I’m right now working on a pi based WAP that can “see” all the LAN of things on the wireless side, and my normal LAN on the wired side, not passing messages straight through but making its own website my normal machines can do that scatter-gather thing with (and making it almost unhackable from the side that also hooks to the telco). Yeah, security by obscurity, I know, but it’s quite obscure as is.

        1. Sounds like quite the project! If you haven’t already, I would highly recommend looking at Home Assistant as the ‘controller’. It has native abilities to control lots of stuff, but it can also shell out to do things on demand even if it doesn’t directly support it. The automation engine is also pretty impressive, it’s all open source and written in python. It also stores history, if you are into data gathering.

        2. Your Xantrex issues(yes I know the name has changed, but the quailty hasn’t) are not surprising. I only had problems with the Xantrex stuff I worked with in Haiti.

          I prefer Magnum inverters, since that’s what I had, but the outback stuff also had no issues.

          Somewhere I’ve got the communications protocol for the magnum units if you’d like it. Find me on Thingiverse, and contact me through there.

          I tried contacting them for some clarification as I wanted to build my own auto-start system for the generator I made, so the generator would read the info the magnum sent out and start when the voltage reached a certain threshold. I did end up having a conversation with an engineer, but not surprisingly they never called back. He was also surprised and not happy that I even had the info and asked a few technical questions, likely trying to verify it authenticity.

          I ended up shelving the project when we got solar panels, as auto-start wasn’t necessary then.

  2. I’ve got a few of the in-line devices that I’m too lazy to open up and re-flash. It sounds like I just need to wait a bit longer (maybe just long enough for a few more to arrive from China…)

      1. The theory of secure firmware is very simple, but the practice is very hard. To do it well, you want to ensure that the firmware has a digital signature, that the firmware image signature is checked on each boot, and that when an update is supplied, it also has a valid signature. There should be version information in the firmware, and the device should implement anti-rollback, so that in the event of a firmware update that patches a critical vulnerability, the device will refuse to accept the previous known vulnerable version of firmware. Not doing this leaves the door open to a malicious actors flashing vulnerable code onto the device in order to then exploit it.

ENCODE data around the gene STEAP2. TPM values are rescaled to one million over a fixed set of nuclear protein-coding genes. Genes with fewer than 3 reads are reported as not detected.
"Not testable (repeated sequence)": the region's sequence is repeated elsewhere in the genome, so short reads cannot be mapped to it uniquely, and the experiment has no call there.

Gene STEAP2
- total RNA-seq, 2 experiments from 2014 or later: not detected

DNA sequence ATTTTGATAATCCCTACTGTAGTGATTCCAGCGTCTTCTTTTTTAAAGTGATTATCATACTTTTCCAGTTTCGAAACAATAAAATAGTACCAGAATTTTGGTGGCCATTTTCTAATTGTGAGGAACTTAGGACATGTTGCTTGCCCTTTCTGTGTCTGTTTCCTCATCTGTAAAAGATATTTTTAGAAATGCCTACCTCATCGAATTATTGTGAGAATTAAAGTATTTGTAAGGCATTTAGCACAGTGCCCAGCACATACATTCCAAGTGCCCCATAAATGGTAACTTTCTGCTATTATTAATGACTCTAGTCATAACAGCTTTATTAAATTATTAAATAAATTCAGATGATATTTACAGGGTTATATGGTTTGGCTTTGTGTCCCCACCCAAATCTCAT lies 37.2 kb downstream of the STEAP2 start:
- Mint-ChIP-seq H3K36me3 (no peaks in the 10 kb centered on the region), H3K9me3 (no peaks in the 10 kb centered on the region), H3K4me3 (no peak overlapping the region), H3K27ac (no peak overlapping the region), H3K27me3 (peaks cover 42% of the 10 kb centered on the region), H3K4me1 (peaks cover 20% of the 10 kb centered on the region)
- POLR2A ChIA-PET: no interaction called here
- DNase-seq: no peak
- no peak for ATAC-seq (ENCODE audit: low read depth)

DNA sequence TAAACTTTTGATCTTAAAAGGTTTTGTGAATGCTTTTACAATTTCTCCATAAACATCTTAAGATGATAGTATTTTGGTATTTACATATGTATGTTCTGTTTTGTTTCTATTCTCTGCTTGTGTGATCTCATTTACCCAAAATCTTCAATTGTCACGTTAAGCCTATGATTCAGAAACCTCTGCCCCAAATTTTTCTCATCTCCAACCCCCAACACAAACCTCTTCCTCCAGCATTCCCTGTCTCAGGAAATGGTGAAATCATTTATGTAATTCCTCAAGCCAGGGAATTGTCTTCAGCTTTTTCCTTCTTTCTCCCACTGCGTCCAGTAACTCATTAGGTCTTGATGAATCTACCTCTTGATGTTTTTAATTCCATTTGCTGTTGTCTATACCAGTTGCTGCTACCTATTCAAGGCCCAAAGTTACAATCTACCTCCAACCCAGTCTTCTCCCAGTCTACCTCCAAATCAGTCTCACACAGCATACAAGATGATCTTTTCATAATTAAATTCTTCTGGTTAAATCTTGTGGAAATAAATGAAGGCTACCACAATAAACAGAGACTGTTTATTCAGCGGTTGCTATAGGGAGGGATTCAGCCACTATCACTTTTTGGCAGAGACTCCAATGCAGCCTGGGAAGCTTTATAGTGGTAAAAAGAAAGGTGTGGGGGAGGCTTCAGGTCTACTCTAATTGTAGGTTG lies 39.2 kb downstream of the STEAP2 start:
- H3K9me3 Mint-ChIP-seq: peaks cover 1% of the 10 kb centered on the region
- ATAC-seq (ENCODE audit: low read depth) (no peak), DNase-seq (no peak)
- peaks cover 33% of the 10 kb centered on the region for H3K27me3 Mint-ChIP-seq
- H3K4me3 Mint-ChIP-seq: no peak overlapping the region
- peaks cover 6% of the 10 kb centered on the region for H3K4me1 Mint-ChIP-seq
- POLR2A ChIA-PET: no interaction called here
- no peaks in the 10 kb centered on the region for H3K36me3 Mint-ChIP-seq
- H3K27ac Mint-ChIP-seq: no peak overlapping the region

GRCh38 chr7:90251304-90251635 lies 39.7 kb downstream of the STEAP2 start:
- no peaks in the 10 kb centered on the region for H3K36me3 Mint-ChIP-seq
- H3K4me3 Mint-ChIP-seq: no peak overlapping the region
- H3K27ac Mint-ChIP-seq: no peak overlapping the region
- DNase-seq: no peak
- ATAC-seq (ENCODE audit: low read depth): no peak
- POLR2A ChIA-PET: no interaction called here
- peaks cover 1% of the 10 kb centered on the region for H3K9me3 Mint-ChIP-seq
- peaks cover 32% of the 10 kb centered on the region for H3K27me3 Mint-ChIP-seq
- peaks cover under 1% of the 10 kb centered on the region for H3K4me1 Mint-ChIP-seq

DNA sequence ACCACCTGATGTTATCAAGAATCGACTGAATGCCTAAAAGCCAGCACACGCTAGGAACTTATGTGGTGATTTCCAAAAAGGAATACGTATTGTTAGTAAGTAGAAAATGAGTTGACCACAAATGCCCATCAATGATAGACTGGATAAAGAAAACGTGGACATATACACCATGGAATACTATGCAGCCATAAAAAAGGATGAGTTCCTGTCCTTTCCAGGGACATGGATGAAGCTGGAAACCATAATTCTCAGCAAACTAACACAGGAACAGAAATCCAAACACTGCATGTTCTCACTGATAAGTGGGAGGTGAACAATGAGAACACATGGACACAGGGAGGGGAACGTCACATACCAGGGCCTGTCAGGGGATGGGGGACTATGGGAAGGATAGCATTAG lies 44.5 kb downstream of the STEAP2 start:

All this requires a bootROM on the chip that can do the signature check before executing any other code, and somewhere secure to store the certificates that can be used to validate the signature and anti-rollback flags. The ESP8266 doesn’t have any of this. In fact, very few IoT grade SoCs have the features that are necessary to ensure they remain secure.

        You also need manufacturers to keep their private keys private, and they’re not always so good at this either.

        There is a downside to all of this though. Doing this properly locks those who’d want to tinker out of the device too. That rather means the hackaday audience wouldn’t be able to do anything with the device either. Unfortunately this is a double edged sword, as the things that allow us to tinker often also allow bad guys to do bad things.

        1. What’s the risk of allowing malicious actors to write bad firmware to one device? Unless the device is vulnerable to man in the middle attacks (like the ESP8266 famously is; that was a deal killer for me) or they control the server, flashing a device means their attack is limited to the one device they have physical access to and no more. If they control the server its game over anyway.

        2. That’s security through obscurity it only works as long as the device is relatively obscure where it’s not likely one will land in the wrong hands.
          Once you have millions of them out in the wild it’s no longer an effective tactic as too many people will be working to break it and eventually someone will find an exploit.